A Microbial Biorealm page on the Roseobacter
Higher order taxa:
Bacteria, Proteobacteria, Alphaproteobacteria, Rhodobacterales, Rhodobacteraceae
Roseobacter denitrificans; R. gallaeciensis; R. litoralis; R. pelophilus; R. prionitis; R. sp.
Description and Significance
Since the 1980s when Roseobacter first became visible as an oyster pathogen, Roseobacter has been more closely examined. Typically brown or pink in color, the Roseobacter colonies found in Martha's Vineyard, MA were yellow or green in color. Roseobacter have either one or two flagella present, making them fully motile.
Currently two species of Roseobacter are being sequenced: R. denitrificans (Arizona State University) and R. sp. MED193 (Gordon and Betty Moore Foundation). The sample of R. sp. MED193 being sequenced was collected one meter down in the waters of the Northwest Mediterranean Sea. According to Boettcher et. al., the principal fatty acid in whole cells is C(18:1)omega7c and other characteristic fatty acids are C(16:0), C(10:0) 3-OH, 11-methyl C(18:1)omega7c and C(18:0). In addition, nearly without exception, all isolates have 16S rRNA gene sequences that are identical (Boettcher et. al.). While little is currently known about these strains, there is promising knowledge ahead as the sequencing continues.
Cell Structure and Metabolism
The Gram-negative Roseobacter species have been identified as both oval and rod-like shaped cells and having a mesophilic temperature range, suggesting the organisms' diversity and flexibility between the species. What qualities have remained constant are that of it's aquatic habitat and anaerobic oxygen requirements.
It has been suggested that Roseobacter bacteria benefit from association with dimethylsulfoniopropionate (DMSP)-producing dinoflagellates because of the high metabolic rate at which Roseobacter can degrade them. The result of such associating is the use of both lyase and demethylation pathways (Miller).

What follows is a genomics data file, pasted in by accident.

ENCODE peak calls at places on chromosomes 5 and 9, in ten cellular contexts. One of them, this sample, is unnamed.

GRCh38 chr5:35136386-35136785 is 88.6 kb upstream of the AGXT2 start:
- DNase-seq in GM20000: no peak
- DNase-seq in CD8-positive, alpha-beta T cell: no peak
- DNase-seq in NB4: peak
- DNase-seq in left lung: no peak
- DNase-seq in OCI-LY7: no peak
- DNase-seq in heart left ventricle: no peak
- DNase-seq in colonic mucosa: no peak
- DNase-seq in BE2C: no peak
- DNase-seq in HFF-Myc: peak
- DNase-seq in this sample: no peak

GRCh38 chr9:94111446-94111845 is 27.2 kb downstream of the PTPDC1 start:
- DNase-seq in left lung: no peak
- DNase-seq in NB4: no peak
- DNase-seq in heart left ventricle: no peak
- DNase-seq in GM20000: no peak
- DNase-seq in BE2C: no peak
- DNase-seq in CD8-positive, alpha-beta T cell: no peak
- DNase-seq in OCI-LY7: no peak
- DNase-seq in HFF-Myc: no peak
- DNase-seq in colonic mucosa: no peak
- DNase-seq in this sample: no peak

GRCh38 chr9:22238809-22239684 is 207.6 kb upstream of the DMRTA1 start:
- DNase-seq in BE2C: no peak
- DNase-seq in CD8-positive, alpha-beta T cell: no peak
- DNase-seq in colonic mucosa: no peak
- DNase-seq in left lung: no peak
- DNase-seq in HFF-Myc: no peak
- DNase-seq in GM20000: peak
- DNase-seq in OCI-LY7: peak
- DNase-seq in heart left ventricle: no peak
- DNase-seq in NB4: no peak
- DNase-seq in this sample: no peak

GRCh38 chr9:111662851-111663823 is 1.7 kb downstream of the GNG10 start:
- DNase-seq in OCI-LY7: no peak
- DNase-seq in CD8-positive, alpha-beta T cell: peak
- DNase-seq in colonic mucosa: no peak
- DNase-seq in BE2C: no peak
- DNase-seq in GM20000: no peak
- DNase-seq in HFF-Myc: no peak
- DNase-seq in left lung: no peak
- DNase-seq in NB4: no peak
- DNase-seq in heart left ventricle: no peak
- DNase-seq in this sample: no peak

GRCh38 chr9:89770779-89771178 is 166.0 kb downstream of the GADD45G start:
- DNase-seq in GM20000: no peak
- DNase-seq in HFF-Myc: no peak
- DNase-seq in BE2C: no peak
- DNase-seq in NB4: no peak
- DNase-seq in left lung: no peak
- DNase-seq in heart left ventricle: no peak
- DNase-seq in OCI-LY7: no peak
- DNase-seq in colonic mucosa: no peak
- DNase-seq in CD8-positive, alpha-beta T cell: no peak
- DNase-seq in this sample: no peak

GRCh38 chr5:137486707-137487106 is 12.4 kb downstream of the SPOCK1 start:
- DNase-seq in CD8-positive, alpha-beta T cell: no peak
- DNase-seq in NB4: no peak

Roseobacter strains have been found in a variety of places including the Mediterranean and New England. One of the most striking feature of Roseobacter is the exceptional amount of variation between the strains in the different locations in which Roseobacter has been identified. One potential cause for concern is the number of unconfirmed strains that have been identified as of the Roseobacter species, which could lead to incorrect information if wrongly indentified.
A strain of Roseobacter(deemed R. crassotreae) has been identified as an oyster pathogen leading to a disease called Juvenile Oyster Disease (JOD), severely affecting oysters in New England. What is most concerning about this recent increased mortality rate is the discovery of Roseobacter strains in apparently healthy oysters up a week prior to the outbreaks. Roseobacter has been affecting oysters older than two years (Boettcher).
Boettcher KJ, Geaghan KK, Maloy AP, Barber BJ. "Roseovarius crassostreae sp. nov., a member of the Roseobacter clade and the apparent cause of juvenile oyster disease (JOD) in cultured Eastern oysters." International journal of systematic and evolutionary microbiology. 2005 Jul;55:1531-7
Oz, Aia., Gazalah Sabehi, Michal Koblízek, Ramon Massana, and Oded Béjà."Roseobacter-Like Bacteria in Red and Mediterranean Sea Aerobic Anoxygenic Photosynthetic Populations." Appl Environ Microbiol. 2005 January; 71(1): 344–353.
Pinhassi J, Simo R, Gonzalez JM, Vila M, Alonso-Saez L, Kiene RP, Moran MA, Pedros-Alio C. "Dimethylsulfoniopropionate turnover is linked to the composition and dynamics of the bacterioplankton assemblage during a microcosm phytoplankton bloom. Applied and environmental microbiology. 2005 Dec;71(12):7650-60